KYIV, Ukraine -- A Russian missile blasted a crater close to a nuclear power plant in southern Ukraine on Monday, damaging nearby industrial equipment but not hitting its three reactors. Ukrainian authorities denounced the move as an act of "nuclear terrorism."
The missile struck within 328 yards of the reactors at the South Ukraine nuclear power plant near the city of Yuzhnoukrainsk in Mykolaiv province, leaving a hole 6½ feet deep and 13 feet wide, according to Ukrainian nuclear operator Energoatom.
The reactors were operating normally and no employees were injured, it said, but the proximity of the strike renewed fears that Russia's nearly seven-month-long war in Ukraine might produce a radiation disaster.
This nuclear power station is Ukraine's second-largest after the Zaporizhzhia nuclear power plant, which has repeatedly come under fire.
Following recent battlefield setbacks, Russian President Vladimir Putin threatened last week to step up Russian attacks on Ukrainian infrastructure. Throughout the war, Russia has targeted Ukraine's electricity generation and transmission equipment, causing blackouts and endangering the safety systems of the country's nuclear power plants.
The industrial complex that includes the South Ukraine plant sits along the Southern Bug River about 190 miles south of the capital, Kyiv.
The attack caused the temporary shutdown of a nearby hydroelectric power plant and shattered more than 100 windows at the complex, Ukrainian authorities said. The U.N.'s International Atomic Energy Agency said three power lines were knocked offline but later reconnected.
Ukraine's Defense Ministry released a black-and-white video showing two large fireballs erupting one after the other in the dark, followed by incandescent showers of sparks, at 19 minutes after midnight. The ministry and Energoatom called the strike "nuclear terrorism."
The Russian Defense Ministry did not immediately comment on the attack.
Russian forces have occupied the Zaporizhzhia nuclear plant, Europe's largest, since early after the invasion.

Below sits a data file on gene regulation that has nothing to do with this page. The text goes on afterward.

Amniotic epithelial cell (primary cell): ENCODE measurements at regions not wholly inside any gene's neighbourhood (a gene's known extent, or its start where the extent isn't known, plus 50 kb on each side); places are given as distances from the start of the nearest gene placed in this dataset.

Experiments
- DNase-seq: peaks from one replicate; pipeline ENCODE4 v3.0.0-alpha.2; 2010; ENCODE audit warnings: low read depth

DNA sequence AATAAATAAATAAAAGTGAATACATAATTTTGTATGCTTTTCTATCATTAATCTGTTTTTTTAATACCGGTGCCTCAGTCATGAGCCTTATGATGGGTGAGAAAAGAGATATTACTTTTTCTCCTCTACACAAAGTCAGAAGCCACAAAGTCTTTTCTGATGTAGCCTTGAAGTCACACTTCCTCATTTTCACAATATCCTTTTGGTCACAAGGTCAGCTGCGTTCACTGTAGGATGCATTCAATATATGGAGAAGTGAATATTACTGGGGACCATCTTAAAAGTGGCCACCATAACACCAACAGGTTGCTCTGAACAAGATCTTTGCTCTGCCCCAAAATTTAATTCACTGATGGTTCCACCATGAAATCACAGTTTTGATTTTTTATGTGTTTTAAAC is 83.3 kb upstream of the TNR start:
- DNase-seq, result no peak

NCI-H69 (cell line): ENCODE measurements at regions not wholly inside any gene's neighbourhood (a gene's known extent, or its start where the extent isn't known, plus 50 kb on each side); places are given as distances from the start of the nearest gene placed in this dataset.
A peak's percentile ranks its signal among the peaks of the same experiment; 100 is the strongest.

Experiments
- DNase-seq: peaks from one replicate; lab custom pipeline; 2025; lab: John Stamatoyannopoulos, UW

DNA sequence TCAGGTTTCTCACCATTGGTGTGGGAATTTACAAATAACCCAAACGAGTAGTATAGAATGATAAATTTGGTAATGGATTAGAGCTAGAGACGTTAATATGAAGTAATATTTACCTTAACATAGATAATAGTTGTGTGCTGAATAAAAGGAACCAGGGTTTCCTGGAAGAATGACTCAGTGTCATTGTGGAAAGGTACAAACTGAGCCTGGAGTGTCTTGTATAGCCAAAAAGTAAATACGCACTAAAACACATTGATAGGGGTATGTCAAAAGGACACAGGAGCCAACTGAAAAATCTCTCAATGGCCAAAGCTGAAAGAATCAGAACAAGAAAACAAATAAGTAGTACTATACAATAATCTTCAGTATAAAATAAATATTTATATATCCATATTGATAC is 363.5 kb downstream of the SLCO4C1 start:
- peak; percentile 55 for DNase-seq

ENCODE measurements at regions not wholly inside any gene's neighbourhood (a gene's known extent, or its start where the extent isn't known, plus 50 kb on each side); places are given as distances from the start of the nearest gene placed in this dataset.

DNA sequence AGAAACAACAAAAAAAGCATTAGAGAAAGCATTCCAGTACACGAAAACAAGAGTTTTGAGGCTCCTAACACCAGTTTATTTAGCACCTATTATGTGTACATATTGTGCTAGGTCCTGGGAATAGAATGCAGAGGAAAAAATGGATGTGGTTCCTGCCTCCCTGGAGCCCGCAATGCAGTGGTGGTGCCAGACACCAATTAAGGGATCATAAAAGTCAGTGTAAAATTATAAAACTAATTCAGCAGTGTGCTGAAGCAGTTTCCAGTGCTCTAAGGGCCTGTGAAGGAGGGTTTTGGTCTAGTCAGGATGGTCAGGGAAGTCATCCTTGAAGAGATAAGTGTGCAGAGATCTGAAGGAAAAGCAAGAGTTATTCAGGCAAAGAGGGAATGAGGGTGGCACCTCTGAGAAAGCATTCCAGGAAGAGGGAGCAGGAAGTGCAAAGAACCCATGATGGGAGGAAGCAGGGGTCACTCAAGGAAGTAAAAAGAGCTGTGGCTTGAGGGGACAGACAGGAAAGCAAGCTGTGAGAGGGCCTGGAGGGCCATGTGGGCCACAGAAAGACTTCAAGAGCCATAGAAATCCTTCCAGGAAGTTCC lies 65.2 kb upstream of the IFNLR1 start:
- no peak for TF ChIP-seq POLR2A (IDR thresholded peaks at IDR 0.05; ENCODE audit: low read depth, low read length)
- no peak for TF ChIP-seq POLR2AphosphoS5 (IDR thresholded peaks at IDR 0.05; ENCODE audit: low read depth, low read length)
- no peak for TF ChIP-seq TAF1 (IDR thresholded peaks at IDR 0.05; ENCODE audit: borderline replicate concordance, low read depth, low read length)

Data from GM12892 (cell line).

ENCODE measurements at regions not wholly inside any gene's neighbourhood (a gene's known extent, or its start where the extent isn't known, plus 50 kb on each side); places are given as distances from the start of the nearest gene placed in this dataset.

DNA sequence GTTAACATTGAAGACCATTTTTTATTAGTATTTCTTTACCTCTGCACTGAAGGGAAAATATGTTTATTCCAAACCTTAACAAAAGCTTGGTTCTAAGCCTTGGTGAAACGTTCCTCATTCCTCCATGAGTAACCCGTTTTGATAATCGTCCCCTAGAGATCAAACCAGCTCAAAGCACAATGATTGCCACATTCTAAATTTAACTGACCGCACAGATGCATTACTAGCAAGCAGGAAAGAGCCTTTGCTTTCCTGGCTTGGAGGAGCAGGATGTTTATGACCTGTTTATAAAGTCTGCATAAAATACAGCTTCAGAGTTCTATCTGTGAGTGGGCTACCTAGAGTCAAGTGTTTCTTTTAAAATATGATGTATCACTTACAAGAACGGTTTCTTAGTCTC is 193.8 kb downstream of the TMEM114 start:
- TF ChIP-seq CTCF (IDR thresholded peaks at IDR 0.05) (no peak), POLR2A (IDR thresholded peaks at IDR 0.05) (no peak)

Shelling has cut off the plant's transmission lines, forcing operators to shut down its six reactors to avoid a radiation disaster. Russia and Ukraine have traded blame for the strikes.
The IAEA, which has stationed monitors at the Zaporizhzhia plant, said a main transmission line was reconnected Friday, providing the electricity it needs to cool its reactors.
But the mayor of Enerhodar, where the Zaporizhzhia plant is located, reported more Russian shelling Monday in the city's industrial zone.
While warning Friday of a possible ramp-up of strikes, Putin claimed his forces had so far acted with restraint but warned "if the situation develops this way, our response will be more serious."
"Just recently, the Russian armed forces have delivered a couple of impactful strikes," he said. "Let's consider those as warning strikes."
The latest Russian shelling killed at least eight civilians and wounded 22, Ukraine's presidential office said Monday. The governor of the northeastern Kharkiv region, now largely back in Ukrainian hands, said Russian shelling killed four medical workers trying to evacuate patients from a psychiatric hospital and wounded two patients.
The mayor of the Russian-occupied eastern city of Donetsk, meanwhile, said Ukrainian shelling had killed 13 civilians and wounded eight there.
Patricia Lewis, the international security research director at the Chatham House think-tank in London, said attacks at the Zaporizhzhia plant and Monday's strike on the South Ukraine plant indicated that the Russian military was attempting to knock Ukrainian nuclear plants offline before winter.
"It's a very, very dangerous and illegal act to be targeting a nuclear station," Lewis told The Associated Press. "Only the generals will know the intent, but there's clearly a pattern."